nexa: "We worked really hard to get back into the shape we were in before the player break"
G2's in-game leader talked about the team's struggles early on in the season and what they have done to find their previous form.
BLAST Premier Fall Groups kicked off with Vitality and Astralis making it through Group A and qualifying for the LAN final in Copenhagen, Denmark, while Liquid and Evil Geniuses were sent down to the last-chance Showdown qualifier. The tournament now continues with Group B, where G2, NIP, BIG and MIBR will clash in hopes of making it to the Royal Arena in November, where they will once again get to play in front of a crowd.
To usher in the second group of the three-group tournament, we spoke to G2's in-game leader Nemanja "nexa" Isaković, who ran us through the team's disastrous results at ESL Pro League, where French-Balkan squad ended up with a dismal 0-5 record, and what they have worked on since to revert the situation.
The 24-year-old also gave us his thoughts on G2's Group B rivals, playing without a star AWPer — unlike many of the other top teams in the world —, and the morale boost that the Major being confirmed to take place as an arena event in Stockholm next month gives.
You’ve played five matches since the break and weren’t able to win a single one. What happened at ESL Pro League, was it just a lack of preparation?
We came into ESL Pro League after the break and we weren't ready to play at all, we were still in vacation mode and you could see it on the server. We had our minds and goals set on things beyond Pro League and we just expected to do well based on the results we had before the player break. We didn't expect to come out of the break being so rusty, individually, and our communication was all over the place. Everyone was still sleeping and that was the result of not having a proper bootcamp, we were just totally unprepared for the event.
We expected to do well, nobody really expected that our performance and our level, both individually and our communication, would drop off so significantly after the break. It really felt like we were grinding the game hard all of the time up to the break and once we entered the break everything just stopped. Then everybody relaxed and exited this super competitive hard grind mode and just went into relaxation mode. So when the player break stops it's not like you can just flip a switch and go from one day just chilling at the beach with your girlfriend to being super competitive. What we learned from this is that we 100% need to have a bootcamp after the break to speed up the process of getting back into shape, to see the guys around you and bring up the communication levels.
It seemed like the struggles were particularly noticeable on the terrorist sides. Why was that?
When you're on the CT side you can have good individual rounds and do individual individual plays without having to really communicate or relay information. On our T-sides we were just really sloppy. We couldn't execute a proper default, we couldn't communicate, we were really slow in doing everything and we had to rely on set strategies and specifics which is not really how you beat top tier teams these days. There were holes leaking everywhere and we were trying to put duct tape over them to try and fix everything in the short term during the event, but unfortunately it didn't work out.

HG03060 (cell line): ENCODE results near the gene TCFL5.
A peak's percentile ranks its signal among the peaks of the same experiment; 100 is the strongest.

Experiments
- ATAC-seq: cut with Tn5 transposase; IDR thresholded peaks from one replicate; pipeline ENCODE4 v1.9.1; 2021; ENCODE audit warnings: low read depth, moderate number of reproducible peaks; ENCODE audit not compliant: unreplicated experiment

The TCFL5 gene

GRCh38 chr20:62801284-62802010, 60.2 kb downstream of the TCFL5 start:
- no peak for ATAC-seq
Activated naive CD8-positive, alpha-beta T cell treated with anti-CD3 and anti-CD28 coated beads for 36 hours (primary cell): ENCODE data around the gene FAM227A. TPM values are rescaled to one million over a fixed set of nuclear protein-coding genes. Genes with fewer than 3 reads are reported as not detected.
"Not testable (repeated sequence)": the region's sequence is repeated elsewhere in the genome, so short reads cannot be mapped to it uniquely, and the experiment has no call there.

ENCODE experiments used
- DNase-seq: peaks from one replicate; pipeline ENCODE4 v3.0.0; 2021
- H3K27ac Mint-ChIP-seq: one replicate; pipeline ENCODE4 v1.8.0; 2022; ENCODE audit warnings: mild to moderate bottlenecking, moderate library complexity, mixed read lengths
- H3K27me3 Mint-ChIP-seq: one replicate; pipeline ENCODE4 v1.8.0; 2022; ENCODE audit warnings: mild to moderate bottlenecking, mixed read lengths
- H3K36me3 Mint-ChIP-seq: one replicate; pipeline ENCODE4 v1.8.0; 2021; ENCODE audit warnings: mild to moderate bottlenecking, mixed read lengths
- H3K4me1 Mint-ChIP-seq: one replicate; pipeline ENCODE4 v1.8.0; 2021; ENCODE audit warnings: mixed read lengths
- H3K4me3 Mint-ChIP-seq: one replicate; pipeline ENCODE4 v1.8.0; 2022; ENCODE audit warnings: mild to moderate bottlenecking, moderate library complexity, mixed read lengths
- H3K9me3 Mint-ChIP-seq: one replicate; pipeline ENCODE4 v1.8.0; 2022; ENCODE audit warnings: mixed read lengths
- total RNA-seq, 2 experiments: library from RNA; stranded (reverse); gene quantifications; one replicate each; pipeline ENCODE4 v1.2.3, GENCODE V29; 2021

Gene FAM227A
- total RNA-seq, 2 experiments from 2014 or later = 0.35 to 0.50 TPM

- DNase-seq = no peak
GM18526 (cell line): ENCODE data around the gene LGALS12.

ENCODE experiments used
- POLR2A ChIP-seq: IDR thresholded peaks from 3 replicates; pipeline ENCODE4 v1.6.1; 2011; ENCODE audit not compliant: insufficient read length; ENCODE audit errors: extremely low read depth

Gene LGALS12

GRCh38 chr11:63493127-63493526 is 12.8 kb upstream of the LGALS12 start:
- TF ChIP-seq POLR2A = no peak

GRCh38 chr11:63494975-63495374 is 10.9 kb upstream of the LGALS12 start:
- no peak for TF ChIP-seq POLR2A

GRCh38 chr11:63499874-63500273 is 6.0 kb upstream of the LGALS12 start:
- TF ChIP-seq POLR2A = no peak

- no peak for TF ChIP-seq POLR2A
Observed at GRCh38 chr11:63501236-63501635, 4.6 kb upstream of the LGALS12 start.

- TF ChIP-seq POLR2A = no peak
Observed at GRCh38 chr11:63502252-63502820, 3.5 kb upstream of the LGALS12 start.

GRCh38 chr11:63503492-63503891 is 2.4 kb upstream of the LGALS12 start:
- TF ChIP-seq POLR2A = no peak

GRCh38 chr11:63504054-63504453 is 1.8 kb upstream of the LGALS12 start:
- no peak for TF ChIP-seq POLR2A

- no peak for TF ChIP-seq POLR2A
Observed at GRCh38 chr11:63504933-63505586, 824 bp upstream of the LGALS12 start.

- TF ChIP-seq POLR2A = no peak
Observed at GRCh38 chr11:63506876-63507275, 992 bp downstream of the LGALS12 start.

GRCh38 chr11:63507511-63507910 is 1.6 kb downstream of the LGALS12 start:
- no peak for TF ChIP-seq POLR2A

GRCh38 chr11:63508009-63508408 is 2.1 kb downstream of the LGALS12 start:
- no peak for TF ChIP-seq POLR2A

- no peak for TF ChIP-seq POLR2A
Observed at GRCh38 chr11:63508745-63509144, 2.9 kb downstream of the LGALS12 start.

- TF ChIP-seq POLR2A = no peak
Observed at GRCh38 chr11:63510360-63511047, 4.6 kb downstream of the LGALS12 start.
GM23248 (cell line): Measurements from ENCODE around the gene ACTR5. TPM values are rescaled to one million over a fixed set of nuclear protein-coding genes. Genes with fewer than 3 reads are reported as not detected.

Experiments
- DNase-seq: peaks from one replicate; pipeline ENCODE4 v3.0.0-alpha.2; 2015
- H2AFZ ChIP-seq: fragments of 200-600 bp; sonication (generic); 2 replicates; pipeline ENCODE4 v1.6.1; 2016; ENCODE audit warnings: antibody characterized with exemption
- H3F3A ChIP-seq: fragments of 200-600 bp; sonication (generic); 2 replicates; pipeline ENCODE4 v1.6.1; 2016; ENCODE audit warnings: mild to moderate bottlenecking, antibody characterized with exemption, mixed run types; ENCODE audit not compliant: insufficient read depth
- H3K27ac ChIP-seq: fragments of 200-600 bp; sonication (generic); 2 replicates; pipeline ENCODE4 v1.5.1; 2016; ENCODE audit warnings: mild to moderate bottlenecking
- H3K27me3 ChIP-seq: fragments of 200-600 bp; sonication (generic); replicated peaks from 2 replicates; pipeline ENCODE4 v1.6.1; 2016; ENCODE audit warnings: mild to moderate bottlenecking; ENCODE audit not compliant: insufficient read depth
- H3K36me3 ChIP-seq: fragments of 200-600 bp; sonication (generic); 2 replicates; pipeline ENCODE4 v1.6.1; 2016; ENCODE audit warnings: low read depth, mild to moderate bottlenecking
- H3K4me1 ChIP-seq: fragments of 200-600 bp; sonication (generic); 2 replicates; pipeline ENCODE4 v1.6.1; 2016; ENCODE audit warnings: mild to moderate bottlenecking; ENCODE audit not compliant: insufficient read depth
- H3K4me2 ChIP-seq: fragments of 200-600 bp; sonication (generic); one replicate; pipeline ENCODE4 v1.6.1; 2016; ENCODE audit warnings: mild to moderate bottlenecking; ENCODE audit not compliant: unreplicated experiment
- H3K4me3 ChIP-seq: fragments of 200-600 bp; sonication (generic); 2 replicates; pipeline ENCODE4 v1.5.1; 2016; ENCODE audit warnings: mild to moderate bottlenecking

You have to have really nice comms and be ready to make these split-second decisions and reactions while doing your defaults or playing on T-sides, even just to relay communication and listen and give feedback. If I call something, I need people to say things like 'yes, I can' or 'no, I can't' and these things weren't present at all. So it was just very difficult because we were sloppy and uncoordinated, and in turn our T-sides looked like crap.
What have you done between ESL Pro League and now to get things in order again?
The first thing we did after Pro League was go bootcamp. We grinded and worked really hard to get back into the shape we were in before the player break and to become even better than we were then. It's been going really well and we can definitely see the difference in each individual and how we play and communicate as a team. We can see a huge difference and the gap that we had at Pro League is not there right now anymore.
We feel way better, we're practicing everyday and we're back into this competitive mindset and the mood where you have to have this killer mentality every time you play and you have to be ready for war every single day, basically. The switch has been flipped and turned on again, so hopefully the results are much better than they were at Pro League and we can maybe replicate some of the results that we had before the player break.
Did you make any big changes during this bootcamp?
We definitely didn't make any big changes from before and after the break, everything stayed pretty much the same in terms of roles and positions. There have been a few changes, but if you've watched G2 long enough you know that every couple of months there are some changes coming into the team, but that's for me to know and for you guys to find out on the server.